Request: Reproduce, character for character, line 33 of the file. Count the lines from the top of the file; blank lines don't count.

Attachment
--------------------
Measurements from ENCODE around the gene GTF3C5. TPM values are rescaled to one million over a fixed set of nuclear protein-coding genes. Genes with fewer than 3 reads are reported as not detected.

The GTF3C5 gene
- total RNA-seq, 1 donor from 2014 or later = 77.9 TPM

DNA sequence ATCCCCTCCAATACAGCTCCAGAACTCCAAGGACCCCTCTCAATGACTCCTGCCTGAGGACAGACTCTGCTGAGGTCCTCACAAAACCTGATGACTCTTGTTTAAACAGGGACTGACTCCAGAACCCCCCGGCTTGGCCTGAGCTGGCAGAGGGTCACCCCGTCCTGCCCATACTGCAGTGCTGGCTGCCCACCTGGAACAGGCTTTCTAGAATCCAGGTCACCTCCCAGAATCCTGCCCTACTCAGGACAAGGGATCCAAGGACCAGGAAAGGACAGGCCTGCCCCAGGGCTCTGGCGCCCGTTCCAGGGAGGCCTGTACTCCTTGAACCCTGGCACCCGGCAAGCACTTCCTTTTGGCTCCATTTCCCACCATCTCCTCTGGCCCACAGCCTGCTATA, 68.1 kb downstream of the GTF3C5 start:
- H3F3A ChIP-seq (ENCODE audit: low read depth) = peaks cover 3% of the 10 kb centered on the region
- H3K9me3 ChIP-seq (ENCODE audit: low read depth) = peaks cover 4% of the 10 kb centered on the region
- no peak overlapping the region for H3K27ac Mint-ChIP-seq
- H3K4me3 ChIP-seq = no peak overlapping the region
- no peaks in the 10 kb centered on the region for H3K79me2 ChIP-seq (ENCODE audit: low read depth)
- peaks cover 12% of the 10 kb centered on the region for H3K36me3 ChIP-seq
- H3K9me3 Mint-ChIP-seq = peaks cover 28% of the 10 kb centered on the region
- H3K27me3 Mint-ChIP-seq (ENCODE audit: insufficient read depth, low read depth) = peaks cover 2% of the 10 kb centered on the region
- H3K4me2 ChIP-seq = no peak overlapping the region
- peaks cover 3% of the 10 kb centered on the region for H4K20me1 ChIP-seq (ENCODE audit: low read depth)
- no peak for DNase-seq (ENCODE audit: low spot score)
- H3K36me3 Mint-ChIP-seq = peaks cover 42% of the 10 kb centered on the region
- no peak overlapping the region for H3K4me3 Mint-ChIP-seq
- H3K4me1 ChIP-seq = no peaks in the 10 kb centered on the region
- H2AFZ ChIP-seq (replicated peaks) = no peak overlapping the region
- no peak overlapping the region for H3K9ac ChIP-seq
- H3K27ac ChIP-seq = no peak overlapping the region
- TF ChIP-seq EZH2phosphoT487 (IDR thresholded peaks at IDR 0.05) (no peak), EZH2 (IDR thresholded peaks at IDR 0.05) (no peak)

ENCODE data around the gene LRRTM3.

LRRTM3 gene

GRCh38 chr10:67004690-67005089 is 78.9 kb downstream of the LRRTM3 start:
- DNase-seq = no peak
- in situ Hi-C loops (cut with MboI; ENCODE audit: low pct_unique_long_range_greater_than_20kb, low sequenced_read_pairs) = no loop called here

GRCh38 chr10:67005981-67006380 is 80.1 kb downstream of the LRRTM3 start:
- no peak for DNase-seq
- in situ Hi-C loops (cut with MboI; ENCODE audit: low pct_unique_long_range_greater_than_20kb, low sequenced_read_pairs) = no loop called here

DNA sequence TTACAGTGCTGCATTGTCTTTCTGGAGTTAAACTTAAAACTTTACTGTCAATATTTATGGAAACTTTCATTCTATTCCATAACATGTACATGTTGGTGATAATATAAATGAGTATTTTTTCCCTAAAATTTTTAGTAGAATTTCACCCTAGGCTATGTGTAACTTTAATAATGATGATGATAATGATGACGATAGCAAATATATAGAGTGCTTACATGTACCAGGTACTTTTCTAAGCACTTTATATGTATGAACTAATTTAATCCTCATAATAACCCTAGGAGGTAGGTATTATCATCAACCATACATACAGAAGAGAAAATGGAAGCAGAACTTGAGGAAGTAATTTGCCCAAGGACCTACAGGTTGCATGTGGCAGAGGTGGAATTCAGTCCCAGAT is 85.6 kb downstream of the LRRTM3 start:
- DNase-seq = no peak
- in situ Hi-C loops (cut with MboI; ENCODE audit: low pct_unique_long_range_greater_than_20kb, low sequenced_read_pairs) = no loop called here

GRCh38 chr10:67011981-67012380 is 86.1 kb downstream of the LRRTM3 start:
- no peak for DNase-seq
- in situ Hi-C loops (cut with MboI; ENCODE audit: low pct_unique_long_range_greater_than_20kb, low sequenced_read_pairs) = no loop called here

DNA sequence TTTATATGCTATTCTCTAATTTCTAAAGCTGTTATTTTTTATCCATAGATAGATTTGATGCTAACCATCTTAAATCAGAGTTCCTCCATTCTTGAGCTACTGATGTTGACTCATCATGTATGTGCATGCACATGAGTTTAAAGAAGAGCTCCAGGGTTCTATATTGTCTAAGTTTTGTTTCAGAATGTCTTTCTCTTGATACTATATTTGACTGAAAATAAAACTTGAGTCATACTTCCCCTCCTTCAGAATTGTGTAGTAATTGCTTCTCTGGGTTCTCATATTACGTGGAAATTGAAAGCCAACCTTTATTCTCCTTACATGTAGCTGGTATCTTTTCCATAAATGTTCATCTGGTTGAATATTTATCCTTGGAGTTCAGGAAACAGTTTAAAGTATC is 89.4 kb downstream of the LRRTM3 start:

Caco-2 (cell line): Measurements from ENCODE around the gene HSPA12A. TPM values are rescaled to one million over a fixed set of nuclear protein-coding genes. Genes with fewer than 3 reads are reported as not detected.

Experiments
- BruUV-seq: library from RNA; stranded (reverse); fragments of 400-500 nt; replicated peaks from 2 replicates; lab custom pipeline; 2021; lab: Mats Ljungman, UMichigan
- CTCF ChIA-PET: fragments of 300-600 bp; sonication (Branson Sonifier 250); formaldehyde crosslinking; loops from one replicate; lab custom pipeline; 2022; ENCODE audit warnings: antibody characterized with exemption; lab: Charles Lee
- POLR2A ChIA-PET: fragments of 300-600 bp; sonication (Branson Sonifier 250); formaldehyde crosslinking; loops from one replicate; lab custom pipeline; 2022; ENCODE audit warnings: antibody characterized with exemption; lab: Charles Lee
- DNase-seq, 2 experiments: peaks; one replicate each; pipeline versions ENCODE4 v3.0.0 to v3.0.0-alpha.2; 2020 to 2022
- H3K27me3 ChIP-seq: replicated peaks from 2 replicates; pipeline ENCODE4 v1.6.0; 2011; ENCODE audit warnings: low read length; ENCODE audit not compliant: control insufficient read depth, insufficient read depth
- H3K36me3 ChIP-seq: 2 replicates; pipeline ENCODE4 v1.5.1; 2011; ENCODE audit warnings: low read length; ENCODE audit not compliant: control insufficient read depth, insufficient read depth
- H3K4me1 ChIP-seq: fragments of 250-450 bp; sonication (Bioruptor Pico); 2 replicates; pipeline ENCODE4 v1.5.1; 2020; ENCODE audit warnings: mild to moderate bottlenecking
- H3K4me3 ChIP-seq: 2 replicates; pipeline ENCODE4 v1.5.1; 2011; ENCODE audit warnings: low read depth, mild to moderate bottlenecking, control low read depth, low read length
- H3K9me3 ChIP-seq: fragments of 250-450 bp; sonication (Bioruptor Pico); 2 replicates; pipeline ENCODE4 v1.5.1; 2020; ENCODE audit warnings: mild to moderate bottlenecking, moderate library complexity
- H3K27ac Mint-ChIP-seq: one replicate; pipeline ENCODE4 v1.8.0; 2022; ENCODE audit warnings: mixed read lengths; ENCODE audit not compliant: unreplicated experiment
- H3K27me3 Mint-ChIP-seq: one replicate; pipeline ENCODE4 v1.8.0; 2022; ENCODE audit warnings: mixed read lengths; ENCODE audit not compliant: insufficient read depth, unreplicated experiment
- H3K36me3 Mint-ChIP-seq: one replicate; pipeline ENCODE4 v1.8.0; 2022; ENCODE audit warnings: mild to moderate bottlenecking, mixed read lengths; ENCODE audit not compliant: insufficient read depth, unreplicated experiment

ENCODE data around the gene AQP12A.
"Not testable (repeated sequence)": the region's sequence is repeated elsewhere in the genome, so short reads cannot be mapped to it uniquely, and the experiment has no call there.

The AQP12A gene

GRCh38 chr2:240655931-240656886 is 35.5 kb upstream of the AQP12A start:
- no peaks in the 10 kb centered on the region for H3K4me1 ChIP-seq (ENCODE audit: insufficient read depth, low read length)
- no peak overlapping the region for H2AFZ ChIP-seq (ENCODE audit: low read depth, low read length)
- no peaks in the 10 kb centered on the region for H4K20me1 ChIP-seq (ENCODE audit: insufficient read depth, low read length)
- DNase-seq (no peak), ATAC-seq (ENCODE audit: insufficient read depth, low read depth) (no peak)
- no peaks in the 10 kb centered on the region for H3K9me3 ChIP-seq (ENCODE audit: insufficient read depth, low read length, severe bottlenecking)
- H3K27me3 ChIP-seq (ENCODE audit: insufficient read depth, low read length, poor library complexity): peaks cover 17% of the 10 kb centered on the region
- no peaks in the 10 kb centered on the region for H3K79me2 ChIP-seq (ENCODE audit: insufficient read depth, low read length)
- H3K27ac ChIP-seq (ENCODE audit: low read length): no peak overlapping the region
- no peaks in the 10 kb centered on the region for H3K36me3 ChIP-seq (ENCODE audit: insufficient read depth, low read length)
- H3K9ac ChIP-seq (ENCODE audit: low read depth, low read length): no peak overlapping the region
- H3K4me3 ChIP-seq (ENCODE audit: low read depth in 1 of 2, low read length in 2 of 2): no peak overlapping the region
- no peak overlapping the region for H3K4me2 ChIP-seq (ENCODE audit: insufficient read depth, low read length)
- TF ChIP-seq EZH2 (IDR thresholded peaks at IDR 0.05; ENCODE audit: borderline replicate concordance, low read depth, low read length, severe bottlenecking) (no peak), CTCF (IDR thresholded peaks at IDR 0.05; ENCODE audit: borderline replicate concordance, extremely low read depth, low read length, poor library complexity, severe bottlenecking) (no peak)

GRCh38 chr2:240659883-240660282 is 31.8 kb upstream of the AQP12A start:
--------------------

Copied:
- in situ Hi-C loops (cut with MboI; ENCODE audit: low pct_unique_long_range_greater_than_20kb, low sequenced_read_pairs) = no loop called here